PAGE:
As soon as half a year, semiconductor highlights will be reversed?

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As soon as half a year, semiconductor highlights will be reversed?

1.Semiconductor highlights booms and busts are the law of the past

The semiconductor market has been marked by booms and busts over the years. A long-term revenue growth chart of global semiconductors as the picture below.

The black line in the picture serves as the focus of the 0% year-on-year growth. If the red line is above the axis, the income increases, but if it is below the axis, then it contracts. Historically, boom-bust cycles have been driven primarily by supply.

The core reason for this is that the increase in capacity is very erratic. Adding new capacity through fabs comes with huge fixed costs followed by very low variable costs, especially in sub-sectors such as memory.

For cyclical industries, the expectation of a mean reversal occurs whenever there is a year of consistently strong results. There are basically no practitioners who have the courage to say “only grow, not fall”.

But now, there are clear signs that new demand from artificial intelligence, new industries and a broader slowdown in Moore’s Law is transforming the industry. In addition, the semiconductors also have a more regulated and uniform supply.

The semiconductor highlights industry continues to grow despite the frenzied capacity additions that have taken place.

Since COVID-19, semiconductors appear to have shifted from a supply-driven to a demand-driven industry. This is the key to cyclical to long-term markets. Moreover, semiconductors actually grow in recessions, which is new to the secular argument.



On the demand side, PC growth is expected to slow as the COVID-19 eases and demand for home-based work and education slows. Which will also dampen wafer foundry price increases. Moreover, as observed by the number of days in stock, Fabless inventory has continued to grow every quarter over the past year.

The number of days has risen to about 75 from a trough of about 60 a year ago. But remains below the past average of more than 80 days.

Not only that, but downstream inventories are piling up. Mainly due to the component supply mismatch, and there is no sign of any inventory correction yet. As a result, future uncertainty may increase and end demand may be weak.

In response, TSMC’s Huang said that the current domestic semiconductor industry in the face of market demand, not like to build a PC or server assembly plant, if necessary to expand the plant, it can be completed within half a year.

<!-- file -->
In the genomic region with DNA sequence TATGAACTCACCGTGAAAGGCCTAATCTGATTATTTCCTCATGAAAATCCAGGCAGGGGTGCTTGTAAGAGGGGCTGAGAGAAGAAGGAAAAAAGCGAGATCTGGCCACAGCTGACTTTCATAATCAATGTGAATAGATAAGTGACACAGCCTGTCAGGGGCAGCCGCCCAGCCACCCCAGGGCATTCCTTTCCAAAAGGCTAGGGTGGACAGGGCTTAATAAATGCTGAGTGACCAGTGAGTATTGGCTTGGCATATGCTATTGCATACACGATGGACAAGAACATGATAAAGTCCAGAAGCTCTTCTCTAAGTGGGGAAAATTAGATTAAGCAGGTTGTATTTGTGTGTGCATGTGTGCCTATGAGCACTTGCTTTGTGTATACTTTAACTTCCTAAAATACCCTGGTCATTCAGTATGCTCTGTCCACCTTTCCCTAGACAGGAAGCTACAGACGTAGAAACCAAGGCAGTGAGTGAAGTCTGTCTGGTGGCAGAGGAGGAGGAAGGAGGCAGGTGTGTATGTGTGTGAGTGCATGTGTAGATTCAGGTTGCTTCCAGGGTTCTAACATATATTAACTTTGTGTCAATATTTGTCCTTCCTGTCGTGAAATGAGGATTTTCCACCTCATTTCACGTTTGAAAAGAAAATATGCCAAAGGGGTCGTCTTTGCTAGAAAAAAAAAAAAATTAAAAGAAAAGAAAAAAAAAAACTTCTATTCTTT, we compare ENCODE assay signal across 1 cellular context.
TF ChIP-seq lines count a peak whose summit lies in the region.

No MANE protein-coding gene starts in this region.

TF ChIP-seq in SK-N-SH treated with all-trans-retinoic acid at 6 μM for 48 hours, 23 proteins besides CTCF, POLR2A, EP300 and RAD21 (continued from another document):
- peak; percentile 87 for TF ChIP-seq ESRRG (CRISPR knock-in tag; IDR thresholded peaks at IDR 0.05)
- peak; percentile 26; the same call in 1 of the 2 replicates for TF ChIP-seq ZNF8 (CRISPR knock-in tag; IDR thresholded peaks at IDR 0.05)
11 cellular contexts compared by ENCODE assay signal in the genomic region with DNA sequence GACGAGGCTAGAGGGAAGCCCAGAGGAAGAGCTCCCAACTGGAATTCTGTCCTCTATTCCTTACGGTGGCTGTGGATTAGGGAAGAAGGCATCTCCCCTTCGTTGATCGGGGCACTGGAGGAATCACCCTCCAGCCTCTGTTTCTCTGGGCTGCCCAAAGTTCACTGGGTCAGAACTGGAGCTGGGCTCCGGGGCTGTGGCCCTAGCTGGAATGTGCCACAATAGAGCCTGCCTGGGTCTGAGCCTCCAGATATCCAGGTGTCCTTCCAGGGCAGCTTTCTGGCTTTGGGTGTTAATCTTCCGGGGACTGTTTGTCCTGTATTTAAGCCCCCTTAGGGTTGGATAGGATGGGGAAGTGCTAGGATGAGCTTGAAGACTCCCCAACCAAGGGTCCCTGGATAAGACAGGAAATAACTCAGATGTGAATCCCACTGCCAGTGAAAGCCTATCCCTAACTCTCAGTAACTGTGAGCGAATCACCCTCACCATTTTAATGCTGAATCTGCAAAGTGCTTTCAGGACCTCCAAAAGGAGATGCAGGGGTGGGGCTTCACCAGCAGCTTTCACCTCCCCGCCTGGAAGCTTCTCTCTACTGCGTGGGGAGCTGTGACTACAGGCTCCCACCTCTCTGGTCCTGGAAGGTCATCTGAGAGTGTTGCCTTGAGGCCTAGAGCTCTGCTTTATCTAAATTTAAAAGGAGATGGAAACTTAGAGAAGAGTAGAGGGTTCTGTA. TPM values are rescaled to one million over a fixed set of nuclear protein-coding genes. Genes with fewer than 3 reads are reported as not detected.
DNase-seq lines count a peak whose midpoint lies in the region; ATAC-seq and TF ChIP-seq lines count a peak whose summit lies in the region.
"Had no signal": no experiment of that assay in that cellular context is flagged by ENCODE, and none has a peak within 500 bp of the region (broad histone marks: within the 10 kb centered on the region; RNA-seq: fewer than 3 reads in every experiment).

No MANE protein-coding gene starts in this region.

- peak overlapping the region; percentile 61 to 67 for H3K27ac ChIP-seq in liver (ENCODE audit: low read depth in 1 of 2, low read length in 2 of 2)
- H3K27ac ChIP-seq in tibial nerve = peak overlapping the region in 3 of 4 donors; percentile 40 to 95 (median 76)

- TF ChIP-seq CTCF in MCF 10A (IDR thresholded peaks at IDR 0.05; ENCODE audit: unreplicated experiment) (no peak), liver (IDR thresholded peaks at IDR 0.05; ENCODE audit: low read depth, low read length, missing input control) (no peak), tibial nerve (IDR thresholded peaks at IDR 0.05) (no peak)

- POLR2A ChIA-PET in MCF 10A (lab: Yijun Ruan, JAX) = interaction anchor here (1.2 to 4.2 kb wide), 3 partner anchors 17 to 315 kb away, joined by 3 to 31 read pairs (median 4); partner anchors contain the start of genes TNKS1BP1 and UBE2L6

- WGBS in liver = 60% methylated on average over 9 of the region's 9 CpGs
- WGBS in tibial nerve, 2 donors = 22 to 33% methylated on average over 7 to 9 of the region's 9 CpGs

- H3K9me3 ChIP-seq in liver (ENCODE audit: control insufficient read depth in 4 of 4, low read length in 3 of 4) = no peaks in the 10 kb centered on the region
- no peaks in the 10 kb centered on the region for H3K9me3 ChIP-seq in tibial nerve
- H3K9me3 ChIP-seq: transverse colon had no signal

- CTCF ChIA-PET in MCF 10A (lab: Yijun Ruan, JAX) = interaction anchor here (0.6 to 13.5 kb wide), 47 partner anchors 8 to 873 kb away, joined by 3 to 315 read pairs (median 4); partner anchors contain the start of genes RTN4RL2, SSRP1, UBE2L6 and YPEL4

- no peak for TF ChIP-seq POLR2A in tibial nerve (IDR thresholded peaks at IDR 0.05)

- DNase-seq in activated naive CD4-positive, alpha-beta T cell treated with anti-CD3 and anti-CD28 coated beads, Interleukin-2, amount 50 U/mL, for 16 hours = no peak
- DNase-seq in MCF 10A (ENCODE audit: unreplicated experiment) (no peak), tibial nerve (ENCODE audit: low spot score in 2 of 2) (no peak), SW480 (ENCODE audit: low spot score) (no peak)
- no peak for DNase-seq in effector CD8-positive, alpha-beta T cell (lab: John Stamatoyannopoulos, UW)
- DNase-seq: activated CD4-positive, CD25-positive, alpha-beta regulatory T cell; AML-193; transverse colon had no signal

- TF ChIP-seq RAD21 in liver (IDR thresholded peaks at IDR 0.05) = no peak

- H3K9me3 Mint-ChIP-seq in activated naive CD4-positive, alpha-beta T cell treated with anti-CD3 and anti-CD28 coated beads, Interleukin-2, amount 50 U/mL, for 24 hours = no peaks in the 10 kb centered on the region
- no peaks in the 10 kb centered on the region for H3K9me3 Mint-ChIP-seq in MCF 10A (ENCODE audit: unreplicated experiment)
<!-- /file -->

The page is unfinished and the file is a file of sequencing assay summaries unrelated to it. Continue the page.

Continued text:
“It will take five years for TSMC’s Causeway factory to be planned and built. Any foundry is the same. It is not that easy to meet the market demand.”

He also believes that the global trend of electric vehicles is driving up the demand for automotive electronic chips, and that electric vehicles are the main tool for the world to move toward energy efficiency, carbon reduction and net zero emissions, which is a big profit for the wafer industry.

With the current 12-inch wafer foundry capacity shortage and the price of automotive chips with 8-inch wafer capacity continuing to rise, he dismissed the possibility of overcapacity.

3.Where does the new energy come from?

Globally important financial and market forces are creating unprecedented growth and dynamism for the semiconductor highlights. Among the transformative forces:

  1. Aglobal chip shortage affecting industries large and small;
  2. Capital interested in semiconductors is on the rise, creating record deals and offers;
  3. An accelerated instruction set Computing (RISC) architecture that will be used from small devices to large server systems, from device and system vendors to customers;
  4. Semiconductor manufacturing (foundry services) is booming due to RISC growth, which includes semiconductor, consumer or commercial electronics, and cloud platform service providers;
  5. Semiconductor solutions (e.g., ASics, SOCs) that specialize in workload adjustment will capture a share of the growth in general-purpose processors.

The next few years will see unusually strong competitive activity between incumbents and start-ups. As well as between suppliers and their RISC customers.The proliferation of solutions that will benefit customers and the providers. That can serve them suggests that the overall forecast for the industry in the coming years is positive.

Will supply shortages become oversupply? No doubt, this long-cycle sector has more or less had to do so during every big blip in the economic cycle.

While the ultimate impact of the COVID-19 on the future economy remains unclear. There is strong evidence that existing and emerging suppliers have sufficient commitment, resources, and demand to seek growth and share. Despite uneven economic growth. There appears to be enough strength in the market to deliver a positive long-term outlook for the processor industry.


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